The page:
Jeanhy Shim: I’m not a doom and gloom, I’m also realistic enough but as I said having… It travels a lot and doing these housing tours and going to other cities, particularity in Europe where they would love to have the growth that we are having that just drives a lot of demand fundamentally. Unless you see that drop off or unless there is a major global recession, really it’s nothing to say in the markets and they continue to grow and never decline.

I think this whole thing about a bubble is you have to really look at the fundamental that are driving our market and we are not being driven by circulation as we know. We are driven by, these are real people, real and whether they are… Even investors. They are real investors right? As you probably know from some of your clients, they are buying and they are renting. They are holding and renting lease as good long term investments.

Andrew la Fleur: Yeah, speaking of your trips to other cities around the world you mentioned you lead housing trips where you take developers and people in the industry to see what is going on in other cities. I think recently you were in Milan, is that correct?

Jeanhy Shim: That’s right yes. For the building and industry and land development association, I’m a member. I volunteer and I organize our annual housing study trips. We have been to most of the cities in North America. New York, Chicago, Miami, Vancouver, like all the big ones and then overseas I have taken the group to London, we have done Copenhagen, Malmö, Berlin and this year we did Milan and Torino. The whole purpose is to go out there and just, it is to get inspired.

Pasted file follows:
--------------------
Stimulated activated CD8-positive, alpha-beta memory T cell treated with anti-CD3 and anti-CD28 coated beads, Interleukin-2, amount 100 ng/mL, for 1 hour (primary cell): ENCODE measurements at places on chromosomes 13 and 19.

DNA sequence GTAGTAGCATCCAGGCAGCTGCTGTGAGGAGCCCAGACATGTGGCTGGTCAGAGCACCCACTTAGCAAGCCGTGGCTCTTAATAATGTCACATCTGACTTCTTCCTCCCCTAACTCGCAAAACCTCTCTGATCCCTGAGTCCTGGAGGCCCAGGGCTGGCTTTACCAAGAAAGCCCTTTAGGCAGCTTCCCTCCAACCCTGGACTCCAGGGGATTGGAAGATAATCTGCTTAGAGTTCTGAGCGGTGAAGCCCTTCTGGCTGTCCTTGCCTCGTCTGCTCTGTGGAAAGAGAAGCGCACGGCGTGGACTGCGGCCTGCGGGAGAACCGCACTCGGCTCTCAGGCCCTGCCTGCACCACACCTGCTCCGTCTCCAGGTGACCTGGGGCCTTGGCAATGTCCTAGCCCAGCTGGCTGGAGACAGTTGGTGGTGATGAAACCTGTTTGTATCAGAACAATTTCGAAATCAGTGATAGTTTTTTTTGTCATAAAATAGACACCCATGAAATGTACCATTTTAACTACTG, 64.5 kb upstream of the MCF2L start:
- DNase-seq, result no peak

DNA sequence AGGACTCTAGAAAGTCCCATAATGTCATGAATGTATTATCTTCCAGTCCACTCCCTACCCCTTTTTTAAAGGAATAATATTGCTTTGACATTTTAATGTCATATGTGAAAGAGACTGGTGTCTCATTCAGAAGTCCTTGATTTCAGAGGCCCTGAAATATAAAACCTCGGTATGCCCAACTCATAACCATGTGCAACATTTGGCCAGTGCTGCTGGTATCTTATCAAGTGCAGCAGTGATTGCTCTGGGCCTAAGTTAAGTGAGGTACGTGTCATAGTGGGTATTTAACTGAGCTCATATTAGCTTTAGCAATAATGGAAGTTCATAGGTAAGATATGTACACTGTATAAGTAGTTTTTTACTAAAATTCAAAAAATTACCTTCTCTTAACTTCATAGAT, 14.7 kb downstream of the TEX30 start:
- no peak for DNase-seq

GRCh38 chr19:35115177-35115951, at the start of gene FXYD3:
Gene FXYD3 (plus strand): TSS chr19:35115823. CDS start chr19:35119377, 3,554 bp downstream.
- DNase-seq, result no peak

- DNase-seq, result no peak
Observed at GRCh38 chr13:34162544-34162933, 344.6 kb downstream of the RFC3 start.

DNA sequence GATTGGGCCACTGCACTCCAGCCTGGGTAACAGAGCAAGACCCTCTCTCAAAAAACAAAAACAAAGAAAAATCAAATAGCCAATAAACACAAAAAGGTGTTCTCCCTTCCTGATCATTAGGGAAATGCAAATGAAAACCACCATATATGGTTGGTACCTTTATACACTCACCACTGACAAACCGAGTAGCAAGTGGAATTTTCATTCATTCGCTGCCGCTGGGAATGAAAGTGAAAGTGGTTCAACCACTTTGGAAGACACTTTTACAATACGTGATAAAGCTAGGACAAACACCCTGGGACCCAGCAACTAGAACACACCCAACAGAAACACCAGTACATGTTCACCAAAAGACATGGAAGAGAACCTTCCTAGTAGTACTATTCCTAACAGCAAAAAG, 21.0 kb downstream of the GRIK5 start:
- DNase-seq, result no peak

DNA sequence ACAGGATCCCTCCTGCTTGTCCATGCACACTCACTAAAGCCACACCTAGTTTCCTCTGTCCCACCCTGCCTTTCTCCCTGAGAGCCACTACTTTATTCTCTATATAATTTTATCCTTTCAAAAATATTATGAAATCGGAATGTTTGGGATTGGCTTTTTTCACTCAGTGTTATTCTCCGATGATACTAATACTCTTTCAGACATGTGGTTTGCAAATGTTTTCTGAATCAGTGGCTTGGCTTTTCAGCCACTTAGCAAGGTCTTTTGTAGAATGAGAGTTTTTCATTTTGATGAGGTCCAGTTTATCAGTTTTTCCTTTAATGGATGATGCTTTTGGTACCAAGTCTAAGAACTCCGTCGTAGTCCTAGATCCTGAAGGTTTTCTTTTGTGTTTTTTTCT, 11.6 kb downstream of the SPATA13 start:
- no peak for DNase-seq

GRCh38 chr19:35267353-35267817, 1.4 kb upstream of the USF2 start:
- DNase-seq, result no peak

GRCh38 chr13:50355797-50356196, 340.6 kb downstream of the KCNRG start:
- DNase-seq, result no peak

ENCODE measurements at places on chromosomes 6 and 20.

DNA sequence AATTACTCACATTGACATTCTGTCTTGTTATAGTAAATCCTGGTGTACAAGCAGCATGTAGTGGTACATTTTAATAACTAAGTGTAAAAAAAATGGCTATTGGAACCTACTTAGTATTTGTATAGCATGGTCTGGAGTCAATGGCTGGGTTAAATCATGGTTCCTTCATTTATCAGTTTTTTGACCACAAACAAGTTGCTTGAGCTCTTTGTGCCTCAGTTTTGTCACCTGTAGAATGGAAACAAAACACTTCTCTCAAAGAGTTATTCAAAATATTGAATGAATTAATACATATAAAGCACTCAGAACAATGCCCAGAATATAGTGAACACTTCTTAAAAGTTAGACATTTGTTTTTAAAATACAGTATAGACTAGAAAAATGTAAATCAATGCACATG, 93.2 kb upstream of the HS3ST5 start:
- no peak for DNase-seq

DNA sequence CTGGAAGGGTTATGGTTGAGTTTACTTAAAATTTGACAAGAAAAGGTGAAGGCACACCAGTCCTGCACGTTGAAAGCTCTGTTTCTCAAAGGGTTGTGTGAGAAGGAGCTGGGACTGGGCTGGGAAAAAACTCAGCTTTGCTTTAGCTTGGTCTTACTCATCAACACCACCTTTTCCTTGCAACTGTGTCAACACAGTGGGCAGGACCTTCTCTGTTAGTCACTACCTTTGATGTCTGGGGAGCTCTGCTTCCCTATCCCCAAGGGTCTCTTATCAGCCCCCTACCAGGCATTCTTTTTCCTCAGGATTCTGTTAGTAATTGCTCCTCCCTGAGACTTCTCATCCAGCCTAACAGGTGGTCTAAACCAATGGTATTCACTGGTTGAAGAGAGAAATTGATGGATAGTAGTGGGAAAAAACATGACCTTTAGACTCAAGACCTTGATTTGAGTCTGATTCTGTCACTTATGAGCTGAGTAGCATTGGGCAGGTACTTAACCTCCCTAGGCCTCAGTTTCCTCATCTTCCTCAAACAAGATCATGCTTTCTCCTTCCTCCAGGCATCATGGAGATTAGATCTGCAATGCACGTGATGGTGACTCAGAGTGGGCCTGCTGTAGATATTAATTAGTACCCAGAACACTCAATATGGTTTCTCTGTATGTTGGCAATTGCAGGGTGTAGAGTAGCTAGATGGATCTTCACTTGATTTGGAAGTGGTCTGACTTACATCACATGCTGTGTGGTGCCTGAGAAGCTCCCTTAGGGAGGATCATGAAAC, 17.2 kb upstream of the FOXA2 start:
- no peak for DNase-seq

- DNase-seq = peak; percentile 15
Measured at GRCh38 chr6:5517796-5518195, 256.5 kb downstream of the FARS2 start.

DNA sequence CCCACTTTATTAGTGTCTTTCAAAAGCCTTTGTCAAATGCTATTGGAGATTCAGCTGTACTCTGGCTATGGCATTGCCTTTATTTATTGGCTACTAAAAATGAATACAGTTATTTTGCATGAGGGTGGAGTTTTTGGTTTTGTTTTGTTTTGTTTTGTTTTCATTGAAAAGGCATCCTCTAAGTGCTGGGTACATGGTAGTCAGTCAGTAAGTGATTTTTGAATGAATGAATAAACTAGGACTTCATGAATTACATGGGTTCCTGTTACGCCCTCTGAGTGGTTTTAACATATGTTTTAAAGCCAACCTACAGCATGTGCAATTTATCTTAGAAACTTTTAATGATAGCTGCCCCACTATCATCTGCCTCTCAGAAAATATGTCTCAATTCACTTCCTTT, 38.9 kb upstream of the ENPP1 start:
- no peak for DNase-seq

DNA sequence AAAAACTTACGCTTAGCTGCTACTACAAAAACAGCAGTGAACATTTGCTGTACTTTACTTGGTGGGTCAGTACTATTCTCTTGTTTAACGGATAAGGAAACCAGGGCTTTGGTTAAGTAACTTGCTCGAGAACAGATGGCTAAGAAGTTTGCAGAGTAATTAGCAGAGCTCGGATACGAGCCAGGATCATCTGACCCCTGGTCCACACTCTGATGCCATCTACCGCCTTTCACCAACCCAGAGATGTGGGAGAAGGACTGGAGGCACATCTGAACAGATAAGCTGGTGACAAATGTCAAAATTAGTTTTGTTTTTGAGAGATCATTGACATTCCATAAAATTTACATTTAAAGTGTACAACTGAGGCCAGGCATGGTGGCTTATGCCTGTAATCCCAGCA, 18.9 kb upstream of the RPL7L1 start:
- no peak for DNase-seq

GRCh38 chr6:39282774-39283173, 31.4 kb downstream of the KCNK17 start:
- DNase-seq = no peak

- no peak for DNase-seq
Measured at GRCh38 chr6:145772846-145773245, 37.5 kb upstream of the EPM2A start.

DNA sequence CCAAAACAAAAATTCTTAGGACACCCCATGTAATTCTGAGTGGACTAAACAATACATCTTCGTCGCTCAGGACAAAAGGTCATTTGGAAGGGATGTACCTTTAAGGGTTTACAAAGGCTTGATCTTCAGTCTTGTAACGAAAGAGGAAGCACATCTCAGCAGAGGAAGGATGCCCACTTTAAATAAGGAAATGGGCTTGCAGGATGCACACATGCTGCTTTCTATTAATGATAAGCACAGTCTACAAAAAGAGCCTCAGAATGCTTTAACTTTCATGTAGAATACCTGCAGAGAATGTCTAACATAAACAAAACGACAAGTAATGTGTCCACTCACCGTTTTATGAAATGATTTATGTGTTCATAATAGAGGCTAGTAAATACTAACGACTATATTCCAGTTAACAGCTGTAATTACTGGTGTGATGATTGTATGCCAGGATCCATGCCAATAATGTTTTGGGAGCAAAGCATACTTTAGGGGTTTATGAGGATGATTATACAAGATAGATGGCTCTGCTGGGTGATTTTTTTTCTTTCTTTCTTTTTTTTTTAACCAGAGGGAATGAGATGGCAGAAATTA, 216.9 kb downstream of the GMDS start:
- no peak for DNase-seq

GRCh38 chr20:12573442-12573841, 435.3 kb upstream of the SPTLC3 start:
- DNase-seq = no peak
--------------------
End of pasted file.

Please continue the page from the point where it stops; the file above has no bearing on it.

It is not that they do better things there it is just that they do things differently and it is about coming back with new ideas and so yeah, it is quite an interesting tour. We were just in Milan and the Italian economy is not doing well. Milan is obviously in the heart of the industrial north and certainly doing better than other parts of Italy.

Interesting, I mean their housing, their condo market is really driven by they are catering for the top 5% of the population, like the luxury buyer. Even then they have built whole communities, beautiful projects but they are only 30% sold. The whole, the way they finance their projects everything is kind of very different but still also works in terms of getting inspired and getting some ideas. What was interesting fundamentally for the group was to see that when you have a city that’s not growing, you basically don’t have much of a housing market and that is certainly the case in Milan and even all these other cities that we visited. When we tell people how busy, trying to add on average, it is not 100,000 anymore probably 70,000 to 80,000 new people a year net.